"Screw"

During my previous trip to Wuzhen (an ancient canal town near Shanghai) I was lucky enough to come across an old silk production factory which was still in active use, albeit mainly as a living museum these days. The process of turning a silkworm cocoon into fabric, known as sericulture, is fascinating so I took some photos and videos to show how it’s done:

Silk Ladies

Silkworms (technically moths) are cultivated in controlled environments with a female laying up to 400 eggs at a time. Once hatched, the larvae are fed huge quantities of mulberry leaves (up to 50,000 times its initial weight!) for around six-weeks after which it spins a silk cocoon around itself (pupating). During this time it produces about a kilometer of silk filament in 3-8 days. At this stage the silkworm cocoons are ready for use and are sorted by hand with the bad ones being removed.

Silk Harvesting Process

Next the cocoons are boiled in water to soften the silk and prepare it for unwinding. The immersion in hot water also kills the silkworm larvae (predictably animal activists don’t like this bit).

Boiling Silk Worms

Multiple strands of silk from 4-8 cocoons are joined to create a single strand making it much stronger. Amazingly around 5500 silkworms are required to produce just 1 kg of silk.

Silk Spools

Each thread is then spun on to a reel by machine (known as filature). Raw silk contains sericin (a binding protein) which needs to be washed out at the same time before it can be used commercially.

The video above also shows the traditional manual method by which the spinning wheel was operated and more of how the automated machine operates.

Weaving Machine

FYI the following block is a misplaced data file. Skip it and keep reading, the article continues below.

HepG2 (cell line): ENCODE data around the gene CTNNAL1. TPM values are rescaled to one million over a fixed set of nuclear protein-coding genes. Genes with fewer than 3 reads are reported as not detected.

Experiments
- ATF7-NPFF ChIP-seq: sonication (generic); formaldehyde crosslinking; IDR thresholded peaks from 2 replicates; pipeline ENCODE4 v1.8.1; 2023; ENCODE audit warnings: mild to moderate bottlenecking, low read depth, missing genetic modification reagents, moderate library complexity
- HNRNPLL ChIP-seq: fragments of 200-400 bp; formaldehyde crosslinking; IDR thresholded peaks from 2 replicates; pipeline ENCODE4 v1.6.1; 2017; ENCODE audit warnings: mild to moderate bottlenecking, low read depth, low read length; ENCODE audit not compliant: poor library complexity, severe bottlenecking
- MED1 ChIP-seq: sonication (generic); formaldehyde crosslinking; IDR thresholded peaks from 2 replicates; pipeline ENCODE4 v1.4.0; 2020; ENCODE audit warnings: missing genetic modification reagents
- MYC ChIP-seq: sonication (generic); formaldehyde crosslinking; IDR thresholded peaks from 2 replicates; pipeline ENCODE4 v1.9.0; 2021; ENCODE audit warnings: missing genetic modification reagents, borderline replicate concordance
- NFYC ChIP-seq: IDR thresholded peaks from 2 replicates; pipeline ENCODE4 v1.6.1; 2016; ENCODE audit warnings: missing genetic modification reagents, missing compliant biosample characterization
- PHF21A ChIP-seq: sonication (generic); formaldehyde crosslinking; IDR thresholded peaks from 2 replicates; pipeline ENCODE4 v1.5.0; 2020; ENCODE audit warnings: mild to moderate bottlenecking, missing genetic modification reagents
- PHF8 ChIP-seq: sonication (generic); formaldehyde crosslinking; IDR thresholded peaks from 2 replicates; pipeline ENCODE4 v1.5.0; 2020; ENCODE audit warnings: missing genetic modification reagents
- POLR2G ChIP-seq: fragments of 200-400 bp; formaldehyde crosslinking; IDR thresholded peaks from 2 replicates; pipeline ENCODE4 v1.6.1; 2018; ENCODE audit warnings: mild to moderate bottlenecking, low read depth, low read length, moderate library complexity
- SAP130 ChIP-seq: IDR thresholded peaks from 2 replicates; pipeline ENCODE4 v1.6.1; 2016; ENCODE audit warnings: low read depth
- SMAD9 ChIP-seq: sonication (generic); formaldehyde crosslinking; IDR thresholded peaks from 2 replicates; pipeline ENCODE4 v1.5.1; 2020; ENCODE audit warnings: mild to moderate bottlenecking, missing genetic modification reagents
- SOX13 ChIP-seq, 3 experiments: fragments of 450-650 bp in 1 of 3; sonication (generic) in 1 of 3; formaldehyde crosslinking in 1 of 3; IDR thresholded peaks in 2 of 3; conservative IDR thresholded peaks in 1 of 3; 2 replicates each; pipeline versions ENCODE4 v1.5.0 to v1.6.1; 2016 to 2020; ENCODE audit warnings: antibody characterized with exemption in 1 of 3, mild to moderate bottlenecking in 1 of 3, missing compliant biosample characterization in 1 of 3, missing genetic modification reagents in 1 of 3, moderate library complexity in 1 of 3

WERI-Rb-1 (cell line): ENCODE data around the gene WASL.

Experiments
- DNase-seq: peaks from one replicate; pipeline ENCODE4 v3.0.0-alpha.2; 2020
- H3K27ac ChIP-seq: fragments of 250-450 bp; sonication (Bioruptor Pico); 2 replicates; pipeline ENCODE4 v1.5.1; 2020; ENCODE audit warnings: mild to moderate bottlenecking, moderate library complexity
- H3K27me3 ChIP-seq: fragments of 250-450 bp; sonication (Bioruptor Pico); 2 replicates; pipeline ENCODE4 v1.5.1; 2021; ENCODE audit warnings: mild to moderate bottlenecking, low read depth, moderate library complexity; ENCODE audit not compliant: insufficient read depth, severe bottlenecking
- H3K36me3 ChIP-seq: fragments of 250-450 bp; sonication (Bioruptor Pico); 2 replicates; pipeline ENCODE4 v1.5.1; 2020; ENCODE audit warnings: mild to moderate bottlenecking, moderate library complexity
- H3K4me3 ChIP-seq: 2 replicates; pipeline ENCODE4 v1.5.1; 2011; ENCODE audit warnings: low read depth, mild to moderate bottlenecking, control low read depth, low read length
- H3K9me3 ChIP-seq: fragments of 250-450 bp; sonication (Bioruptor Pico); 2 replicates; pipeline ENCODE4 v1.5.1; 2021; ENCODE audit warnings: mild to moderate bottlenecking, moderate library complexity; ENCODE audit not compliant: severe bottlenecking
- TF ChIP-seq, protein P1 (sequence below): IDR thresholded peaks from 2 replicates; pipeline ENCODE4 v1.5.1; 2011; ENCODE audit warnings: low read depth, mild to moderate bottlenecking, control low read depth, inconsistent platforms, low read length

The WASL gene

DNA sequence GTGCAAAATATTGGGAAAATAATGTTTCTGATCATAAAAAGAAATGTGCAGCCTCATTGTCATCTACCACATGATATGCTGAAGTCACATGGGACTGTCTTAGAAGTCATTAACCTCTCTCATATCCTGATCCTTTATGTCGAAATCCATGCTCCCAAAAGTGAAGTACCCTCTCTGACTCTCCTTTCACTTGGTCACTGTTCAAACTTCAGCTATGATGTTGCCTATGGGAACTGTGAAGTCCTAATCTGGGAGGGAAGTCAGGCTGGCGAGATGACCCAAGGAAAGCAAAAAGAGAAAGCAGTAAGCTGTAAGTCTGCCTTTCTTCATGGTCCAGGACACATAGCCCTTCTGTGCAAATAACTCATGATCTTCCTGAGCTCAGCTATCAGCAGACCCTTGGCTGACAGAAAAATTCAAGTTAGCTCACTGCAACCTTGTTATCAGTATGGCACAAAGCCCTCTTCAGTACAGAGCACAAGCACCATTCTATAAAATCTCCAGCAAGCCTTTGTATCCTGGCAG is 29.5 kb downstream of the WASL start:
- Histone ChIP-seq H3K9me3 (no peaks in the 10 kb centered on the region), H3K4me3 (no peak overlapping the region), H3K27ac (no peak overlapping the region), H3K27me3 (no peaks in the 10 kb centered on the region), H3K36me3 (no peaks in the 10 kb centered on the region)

Once spun into a yarn the thread can then woven into a fabric. The contraption above is so complicated it has to be operated by two people with a woman sitting on top allow the weaving of complex multi-coloured patterns. It strangely reminded me of a church organ with foot pedals and complex patterns to be followed. No computer aided design around here!

The end result is a highly desirable and expensive fabric which is popular around the world with most of it coming from China and India. The next time you buy something silk bear a thought for all the silkworms which died to make it for you 😉

Comments

  1. Ling says:

    Hi David,

    Need your advise on the mode of transport.

    From Shanghai — Wuzhen — Hangzhou — Shanghai.

    Can we take a train from Shanghai to Wuzhen ?

    How about Wuzhen to Hanzhou ?

    Where did you stay in Wuzhen ?

    Not much infor from the website. Need your help !

    Ling

    • David says:

      Hi Ling –

      There is no train to Wuzhen from Shanghai since it is just a small town. You would need to take a bus between both Shanghai and Hangzhou.

      The accommodation is within the protected area of the village which should be booked in advance since it gets busy, especially around holiday times. I wrote some more about it here – http://www.randomwire.com/wuzhen-ancient-canal-town

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